Nalmefene, recently approved by the Food and Drug Administration, joins naloxone as the only opioid antagonists available for parenteral use in the United States. These drugs are equipotent on a milligram per milligram basis . The primary advantage of nalmefene over naloxone is its longer duration of action. This prolonged antagonist effect provides a greater degree of protection from delayed respiratory depression as the antagonist is cleared. Compared with the one- to two-hour half-life of naloxone, the half-life of nalmefene is between 1.8  and 8.6 hours . Gal and DiFazio  reported that nalmefene produced significant opioid antagonism that was nearly four times the duration of equipotent doses of naloxone. This is thought to be secondary to the slower clearance of nalmefene (0.019 L/min) versus naloxone (0.049 L/min) . Nalmefene is metabolized by hepatic conjugation with less than 5% excreted unchanged in the urine [7,9].
The reported dose of nalmefene is 0.25 micro g/kg administered every two to five minutes until the desired effect is achieved with the total dose not exceeding 1 micro g/kg . The patient in this case received a total of 75 micro g of nalmefene over 10 minutes. Dixon et al.  reported only minor adverse drug effects in patients who received up to 24 mg (24,000 micro g) of nalmefene. These adverse effects included light-headedness, drowsiness, dizziness, and mental fatigue. Kaplan and Marx  administered up to 10 mg (10,000 micro g) of nalmefene to narcotized emergency room patients and reported satisfactory narcotic reversal without adverse drug effects. There is no previous report of acute pulmonary edema associated with nalmefene administration.
The rare occurrence of pulmonary edema has been reported multiple times in association with naloxone administration [1-5] and with the agonist-antagonist buprenorphine [11,12]. Earlier reports using larger doses of antagonist were noted for their evidence of increased sympathetic tone. This included hypertension and tachycardia preceding cerebral aneurysm rupture , cardiac arrest , dysrhythmias , and pulmonary edema [2,16]. Several studies have noted naloxone's pressor effects on the peripheral circulation [16-18]. Hence, many thought that pulmonary edema ensued from a catecholamine surge that caused increased ventricular workload and eventual failure . From the initial reports came recommendations for smaller dosing [14,20] and prudence when contemplating opioid antagonism in patients with compromised cardiac function. Reports of pulmonary edema secondary to naloxone persisted, with cases presenting in healthy patients after conservative doses [1,4]. These cases were not associated with obvious increases in sympathetic tone. Prough et al.  hypothesized that the noncardiac pulmonary edema seen in these healthy patients may be neurogenic in origin, with secondary central nervous system stimulation leading to pulmonary venoconstriction and pulmonary hypertension.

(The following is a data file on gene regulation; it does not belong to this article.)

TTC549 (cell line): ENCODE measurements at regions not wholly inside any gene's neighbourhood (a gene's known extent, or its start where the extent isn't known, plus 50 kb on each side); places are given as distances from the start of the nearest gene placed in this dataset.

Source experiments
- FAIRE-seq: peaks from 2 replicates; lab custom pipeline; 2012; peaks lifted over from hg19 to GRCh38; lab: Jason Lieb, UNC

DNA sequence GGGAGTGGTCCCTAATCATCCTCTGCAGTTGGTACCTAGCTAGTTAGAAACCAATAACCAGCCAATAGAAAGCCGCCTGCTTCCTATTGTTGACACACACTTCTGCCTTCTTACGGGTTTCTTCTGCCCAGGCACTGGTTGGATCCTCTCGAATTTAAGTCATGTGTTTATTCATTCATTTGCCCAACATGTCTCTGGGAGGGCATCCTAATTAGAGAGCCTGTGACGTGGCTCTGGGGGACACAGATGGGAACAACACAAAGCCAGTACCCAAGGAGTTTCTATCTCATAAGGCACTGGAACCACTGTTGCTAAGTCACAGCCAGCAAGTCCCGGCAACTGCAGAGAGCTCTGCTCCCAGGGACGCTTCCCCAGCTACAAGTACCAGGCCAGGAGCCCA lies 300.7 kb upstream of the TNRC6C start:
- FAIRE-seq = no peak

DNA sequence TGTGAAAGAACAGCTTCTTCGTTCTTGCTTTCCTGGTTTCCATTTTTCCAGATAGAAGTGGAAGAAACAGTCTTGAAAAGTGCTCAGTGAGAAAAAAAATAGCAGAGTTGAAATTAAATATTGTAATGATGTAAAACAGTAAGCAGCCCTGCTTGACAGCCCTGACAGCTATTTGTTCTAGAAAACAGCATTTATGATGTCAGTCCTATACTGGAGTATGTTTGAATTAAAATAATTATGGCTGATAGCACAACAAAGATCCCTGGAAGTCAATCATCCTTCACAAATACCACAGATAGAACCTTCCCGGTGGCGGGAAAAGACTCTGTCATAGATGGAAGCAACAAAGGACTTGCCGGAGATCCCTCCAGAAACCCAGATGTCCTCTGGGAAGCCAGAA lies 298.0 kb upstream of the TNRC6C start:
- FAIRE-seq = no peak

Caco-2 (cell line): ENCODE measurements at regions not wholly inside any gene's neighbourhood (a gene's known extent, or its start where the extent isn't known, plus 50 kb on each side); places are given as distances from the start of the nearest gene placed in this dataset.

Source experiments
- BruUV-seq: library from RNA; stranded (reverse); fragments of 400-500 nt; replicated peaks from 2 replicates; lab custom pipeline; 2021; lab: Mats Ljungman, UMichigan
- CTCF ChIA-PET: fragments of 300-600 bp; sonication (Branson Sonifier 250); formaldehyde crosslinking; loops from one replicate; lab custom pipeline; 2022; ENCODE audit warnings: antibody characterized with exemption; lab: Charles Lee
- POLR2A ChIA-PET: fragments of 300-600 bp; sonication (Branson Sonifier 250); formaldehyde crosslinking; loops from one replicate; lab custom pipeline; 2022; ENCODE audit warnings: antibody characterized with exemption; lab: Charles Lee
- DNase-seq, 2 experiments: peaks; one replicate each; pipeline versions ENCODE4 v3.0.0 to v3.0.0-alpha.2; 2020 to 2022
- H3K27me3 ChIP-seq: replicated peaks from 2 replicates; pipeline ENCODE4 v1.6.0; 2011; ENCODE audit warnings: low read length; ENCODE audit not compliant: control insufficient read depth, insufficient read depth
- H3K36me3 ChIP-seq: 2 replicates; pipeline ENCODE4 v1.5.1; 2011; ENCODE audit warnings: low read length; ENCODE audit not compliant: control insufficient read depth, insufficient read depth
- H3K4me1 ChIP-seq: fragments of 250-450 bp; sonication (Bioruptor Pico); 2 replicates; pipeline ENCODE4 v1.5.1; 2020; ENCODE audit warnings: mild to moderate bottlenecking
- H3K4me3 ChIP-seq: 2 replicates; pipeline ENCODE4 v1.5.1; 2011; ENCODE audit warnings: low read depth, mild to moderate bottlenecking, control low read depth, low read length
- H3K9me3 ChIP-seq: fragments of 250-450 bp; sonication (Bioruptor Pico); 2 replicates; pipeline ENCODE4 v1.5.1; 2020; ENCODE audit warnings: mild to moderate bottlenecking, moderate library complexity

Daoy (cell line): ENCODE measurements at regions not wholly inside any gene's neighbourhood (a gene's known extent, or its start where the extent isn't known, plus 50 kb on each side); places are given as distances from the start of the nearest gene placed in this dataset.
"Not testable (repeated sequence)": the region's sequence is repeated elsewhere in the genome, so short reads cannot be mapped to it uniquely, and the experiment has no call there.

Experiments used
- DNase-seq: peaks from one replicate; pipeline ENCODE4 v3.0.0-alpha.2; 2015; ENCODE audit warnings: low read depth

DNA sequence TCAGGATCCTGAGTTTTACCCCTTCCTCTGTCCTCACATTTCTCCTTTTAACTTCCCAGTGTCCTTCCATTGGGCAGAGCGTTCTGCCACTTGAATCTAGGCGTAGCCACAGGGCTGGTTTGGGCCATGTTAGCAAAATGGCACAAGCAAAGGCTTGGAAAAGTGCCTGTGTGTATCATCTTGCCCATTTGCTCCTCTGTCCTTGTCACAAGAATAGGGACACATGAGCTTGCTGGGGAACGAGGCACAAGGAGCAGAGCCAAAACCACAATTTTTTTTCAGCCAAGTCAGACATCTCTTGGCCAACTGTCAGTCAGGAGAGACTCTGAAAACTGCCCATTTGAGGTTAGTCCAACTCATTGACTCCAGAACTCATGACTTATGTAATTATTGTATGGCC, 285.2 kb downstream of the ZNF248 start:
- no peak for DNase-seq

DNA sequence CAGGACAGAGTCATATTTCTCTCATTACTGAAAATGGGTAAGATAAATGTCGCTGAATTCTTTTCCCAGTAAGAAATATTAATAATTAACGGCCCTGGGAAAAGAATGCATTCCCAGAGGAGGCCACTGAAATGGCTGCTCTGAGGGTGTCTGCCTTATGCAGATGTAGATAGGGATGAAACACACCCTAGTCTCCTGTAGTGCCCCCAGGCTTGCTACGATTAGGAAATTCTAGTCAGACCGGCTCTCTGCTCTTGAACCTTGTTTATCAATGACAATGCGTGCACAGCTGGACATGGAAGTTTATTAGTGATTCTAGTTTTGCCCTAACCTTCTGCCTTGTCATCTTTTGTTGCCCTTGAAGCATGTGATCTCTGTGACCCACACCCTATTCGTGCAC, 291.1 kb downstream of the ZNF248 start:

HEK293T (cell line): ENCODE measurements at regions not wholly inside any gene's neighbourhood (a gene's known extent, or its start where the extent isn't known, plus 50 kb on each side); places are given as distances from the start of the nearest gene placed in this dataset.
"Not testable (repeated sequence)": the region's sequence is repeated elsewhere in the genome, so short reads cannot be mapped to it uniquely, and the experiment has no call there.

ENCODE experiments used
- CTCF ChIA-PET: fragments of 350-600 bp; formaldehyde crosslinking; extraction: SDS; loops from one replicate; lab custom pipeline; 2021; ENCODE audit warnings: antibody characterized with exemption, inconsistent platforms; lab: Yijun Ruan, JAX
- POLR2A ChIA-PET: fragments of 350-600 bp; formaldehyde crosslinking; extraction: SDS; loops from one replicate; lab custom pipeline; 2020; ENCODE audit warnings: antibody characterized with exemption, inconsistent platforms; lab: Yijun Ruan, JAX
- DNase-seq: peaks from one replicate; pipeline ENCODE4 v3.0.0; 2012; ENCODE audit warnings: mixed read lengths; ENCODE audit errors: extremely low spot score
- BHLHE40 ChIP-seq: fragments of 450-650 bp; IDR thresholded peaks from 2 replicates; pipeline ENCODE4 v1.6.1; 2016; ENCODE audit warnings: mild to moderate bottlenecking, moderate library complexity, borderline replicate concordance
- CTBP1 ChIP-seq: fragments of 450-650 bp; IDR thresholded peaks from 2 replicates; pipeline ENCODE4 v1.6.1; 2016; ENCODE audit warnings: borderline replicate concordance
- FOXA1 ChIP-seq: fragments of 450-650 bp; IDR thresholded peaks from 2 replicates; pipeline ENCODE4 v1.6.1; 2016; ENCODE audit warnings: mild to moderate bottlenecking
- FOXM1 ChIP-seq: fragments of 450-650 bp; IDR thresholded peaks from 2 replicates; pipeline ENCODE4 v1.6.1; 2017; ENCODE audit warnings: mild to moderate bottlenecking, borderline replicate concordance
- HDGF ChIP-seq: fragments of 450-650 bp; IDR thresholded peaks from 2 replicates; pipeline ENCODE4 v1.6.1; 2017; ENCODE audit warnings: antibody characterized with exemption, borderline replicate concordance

More likely causes of pulmonary edema should always be ruled out before a narcotic antagonist is considered the etiology. The patient in this case was a young, healthy individual with no history of cardiopulmonary disease. He received 1600 mL of crystalloid IV for an 80-minute procedure. There was no known period of airway obstruction; therefore, a diagnosis of negative pressure pulmonary edema would have been unlikely. Due to the temporal relationship between the administration of nalmefene and acute development of symptoms, we believe the pulmonary edema observed in our patient was related to the nalmefene.